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The hardest thing about Alzheimer's? Knowing your kids will watch you slowly disappear

Kathy Ryan was diagnosed with Alzheimer’s two years ago, at the age of 53. She writes here about how her life has changed since.

Kathy Ryan

MY JOURNEY WITH Alzheimer’s began with the forgetting of words. My sons finished my sentences for me, filling in words as I mimed and gestured for simple objects: keys, hoover, car.

I found myself standing in my bathroom one day staring blankly at my toothbrush and not knowing what it was for. However, as I was only in my early 50s, and a busy, single mom of two, early onset Alzheimer’s couldn’t have been further from my mind.

I was officially diagnosed with the condition on 23 January, 2014, at the age of 53, but I had been vaguely aware of issues with my memory for years.

During a period of illness in my 40s, as a result of undiagnosed type 2 Diabetes, my memory had become hazier. I put it down to stress. I was a lone parent of two teenagers, Andrew (21) and Matthew (19); my mother had died the same year as my marriage ended after a long and arduous struggle with cancer; and finances, or lack thereof, were a daily challenge.

The undisputed hardest thing about living with Alzheimer’s is the knowledge that your children will have to watch you slowly disappear. The creeping realisation that you may not be present for their major life events – weddings, the birth of grandchildren and graduations – is particularly hard to bear.

My own dream had been to go to college as soon as the boys were finished school. I wanted to get a degree, start earning, financially provide for my future, travel and do things I had only ever dreamed about, but this was not to be.

As time went on, I could no longer ignore that I was finding things increasingly difficult. My life became revolved around repetition.

If I drove to my local town, I would always go for the same car park and hoped the same parking space was free. I was losing more and more words. I would fill the sink with water and forget about it and burn food.

Things had to be in their place or I became frustrated and sometimes overwhelmed. I would forget what I did the day before and sometimes, in the middle of a conversation, I would go completely blank.

I can still see people’s faces grow uncomfortable as I reached for the words that would not come. When my local GP gave me a memory test, I didn’t do well and so the difficult journey began.

Finally, in January 2014, I was brought into a small, stifling room with six people to talk about my diagnosis. It was only as I walked back to my car in a daze and the Alzheimer’s nurse approached me to ask if I was OK that it hit me: I had Alzheimer’s. I just burst into tears.

As I drove to pick up my son that day, all I could think about was how I had eight to 12 years before I would begin to disappear. My elder son would be out of college, in a relationship and possibly married and Matt would be 25.

Come to terms

I was not at all prepared, therefore, when I asked my doctor what the worst case scenario could be for me and he told me I might not recognise my own sons within three years, as I have some other medical issues and may have had the condition for some years already.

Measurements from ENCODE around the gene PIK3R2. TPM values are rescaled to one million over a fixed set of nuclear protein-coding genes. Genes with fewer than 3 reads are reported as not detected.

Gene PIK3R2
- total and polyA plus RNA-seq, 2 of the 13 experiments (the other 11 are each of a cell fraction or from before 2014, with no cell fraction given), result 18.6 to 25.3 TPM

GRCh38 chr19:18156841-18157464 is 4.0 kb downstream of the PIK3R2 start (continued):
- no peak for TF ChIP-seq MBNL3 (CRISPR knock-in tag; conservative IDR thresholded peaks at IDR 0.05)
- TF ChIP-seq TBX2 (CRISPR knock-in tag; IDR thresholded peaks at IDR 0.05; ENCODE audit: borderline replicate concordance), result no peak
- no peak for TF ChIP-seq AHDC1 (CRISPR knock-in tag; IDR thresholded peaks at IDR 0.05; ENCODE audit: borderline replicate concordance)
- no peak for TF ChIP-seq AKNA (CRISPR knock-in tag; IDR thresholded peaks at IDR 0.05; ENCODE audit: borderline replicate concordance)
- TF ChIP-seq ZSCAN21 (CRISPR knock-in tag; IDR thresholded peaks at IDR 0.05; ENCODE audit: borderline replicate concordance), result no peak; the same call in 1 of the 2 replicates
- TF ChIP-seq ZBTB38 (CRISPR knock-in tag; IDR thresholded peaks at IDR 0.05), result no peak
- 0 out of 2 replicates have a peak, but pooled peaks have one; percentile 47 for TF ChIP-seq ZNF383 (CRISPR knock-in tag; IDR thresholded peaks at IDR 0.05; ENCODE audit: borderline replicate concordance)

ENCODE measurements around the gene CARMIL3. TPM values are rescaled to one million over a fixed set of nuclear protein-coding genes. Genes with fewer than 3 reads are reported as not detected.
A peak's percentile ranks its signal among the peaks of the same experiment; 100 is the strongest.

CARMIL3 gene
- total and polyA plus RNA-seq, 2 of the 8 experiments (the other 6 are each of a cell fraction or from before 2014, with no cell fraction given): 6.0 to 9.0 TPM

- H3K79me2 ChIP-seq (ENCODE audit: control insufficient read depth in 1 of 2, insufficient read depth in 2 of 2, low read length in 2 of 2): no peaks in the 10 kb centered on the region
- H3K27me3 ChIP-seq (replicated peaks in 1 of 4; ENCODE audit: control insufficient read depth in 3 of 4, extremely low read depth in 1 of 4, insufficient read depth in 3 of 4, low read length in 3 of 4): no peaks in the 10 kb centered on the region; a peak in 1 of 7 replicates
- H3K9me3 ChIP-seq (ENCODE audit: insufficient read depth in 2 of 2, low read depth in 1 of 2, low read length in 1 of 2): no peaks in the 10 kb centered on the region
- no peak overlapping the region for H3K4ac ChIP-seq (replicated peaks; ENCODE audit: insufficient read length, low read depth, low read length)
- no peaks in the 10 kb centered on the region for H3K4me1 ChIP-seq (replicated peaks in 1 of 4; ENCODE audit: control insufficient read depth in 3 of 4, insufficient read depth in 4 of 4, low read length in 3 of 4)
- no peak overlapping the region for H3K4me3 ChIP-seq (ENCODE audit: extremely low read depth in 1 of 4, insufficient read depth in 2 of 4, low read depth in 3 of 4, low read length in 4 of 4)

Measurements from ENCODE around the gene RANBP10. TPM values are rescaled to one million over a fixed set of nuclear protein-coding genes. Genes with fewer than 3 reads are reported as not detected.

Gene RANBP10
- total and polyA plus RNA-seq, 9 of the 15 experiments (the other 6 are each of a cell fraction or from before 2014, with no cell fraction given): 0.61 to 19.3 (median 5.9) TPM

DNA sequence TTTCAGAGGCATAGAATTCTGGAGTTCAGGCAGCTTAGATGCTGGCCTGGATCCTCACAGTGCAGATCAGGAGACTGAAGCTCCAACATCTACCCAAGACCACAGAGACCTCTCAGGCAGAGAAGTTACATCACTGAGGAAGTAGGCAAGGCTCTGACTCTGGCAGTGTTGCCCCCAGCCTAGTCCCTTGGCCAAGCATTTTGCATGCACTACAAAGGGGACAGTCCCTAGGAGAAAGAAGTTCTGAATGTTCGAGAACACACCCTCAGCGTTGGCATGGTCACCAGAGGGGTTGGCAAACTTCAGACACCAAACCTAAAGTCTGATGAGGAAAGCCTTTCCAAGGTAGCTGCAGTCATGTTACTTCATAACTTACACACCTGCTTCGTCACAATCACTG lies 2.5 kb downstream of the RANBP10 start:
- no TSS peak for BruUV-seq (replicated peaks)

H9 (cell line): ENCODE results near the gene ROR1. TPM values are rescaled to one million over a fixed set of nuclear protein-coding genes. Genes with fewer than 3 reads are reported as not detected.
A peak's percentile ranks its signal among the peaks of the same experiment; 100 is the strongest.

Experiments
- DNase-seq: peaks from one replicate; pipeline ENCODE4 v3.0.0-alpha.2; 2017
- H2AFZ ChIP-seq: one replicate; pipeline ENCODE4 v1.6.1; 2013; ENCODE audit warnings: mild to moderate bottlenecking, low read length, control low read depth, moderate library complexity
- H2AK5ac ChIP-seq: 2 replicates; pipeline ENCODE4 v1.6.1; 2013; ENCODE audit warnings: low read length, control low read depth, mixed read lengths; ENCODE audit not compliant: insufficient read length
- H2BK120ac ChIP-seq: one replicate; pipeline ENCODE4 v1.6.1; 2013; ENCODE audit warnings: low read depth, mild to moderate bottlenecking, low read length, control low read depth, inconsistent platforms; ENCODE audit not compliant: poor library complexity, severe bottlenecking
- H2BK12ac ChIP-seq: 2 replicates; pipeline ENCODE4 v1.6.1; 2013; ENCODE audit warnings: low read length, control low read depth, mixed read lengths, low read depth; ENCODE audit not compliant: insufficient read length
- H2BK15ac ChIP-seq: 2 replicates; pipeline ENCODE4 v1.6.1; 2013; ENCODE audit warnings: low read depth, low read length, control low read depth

I couldn’t believe what I was hearing. I felt as if my life had come crashing down. All I could think about were my guys, although young men. They were still so young to deal with a mom gradually disappearing.

I was not going to go down without a fight. No professional, no doctor can tell me how many days I have left on this earth, only God knows.

My elder son took it badly. He and I had taken on the world together from day one and he was very angry. For years, I have tried to be there for them and suddenly I was, am, going to be the cause of great sadness.

Since then, we have talked through everything, even my funeral arrangements, and how I desperately don’t want them to put their lives on hold to take care of me.

My life has changed a lot. I have a choice to either sit down and feel sorry for myself and get depressed or find something else to do.

Right now that is advocacy work. I am a member of the Alzheimer Society of Ireland’s Irish Dementia Working Group and I take part in research projects to try to create awareness of this condition.

Just recently, we launched a Charter of Rights for People with Dementia, which was a momentous occasion for people like me. I have never seen such compassion, respect, dignity and support emanate from any organisation. I thought when I was diagnosed that life had given up on me, that society would discard me, because I was of no further use.

When I sit and think about my future now, it is very scary, but I have a very strong faith, and surrounded by people I love. This condition is not who I have become, it is not who I am. I know hardships are coming but each moment I have a choice and I choose to be the best I can today.

I will not let this disease dictate to me until I have no choice. I will continue to defy the verdict.

Kathy Ryan is from Cashel, Co Tipperary.

The Alzheimer Society of Ireland is inviting people to hold an Alzheimer Tea Day, supported by Medtronic, on Thursday, 5 May, to raise funds for services which support people living with dementia.

Call 1800 719 820 for an Alzheimer’s Tea Day pack, or see teaday.ie.

Read: “Before this I was a young 69, I was full of life. I’m a world away from that person now”

Read: When pain has no physical cause: The real world of imaginary illness

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Kathy Ryan

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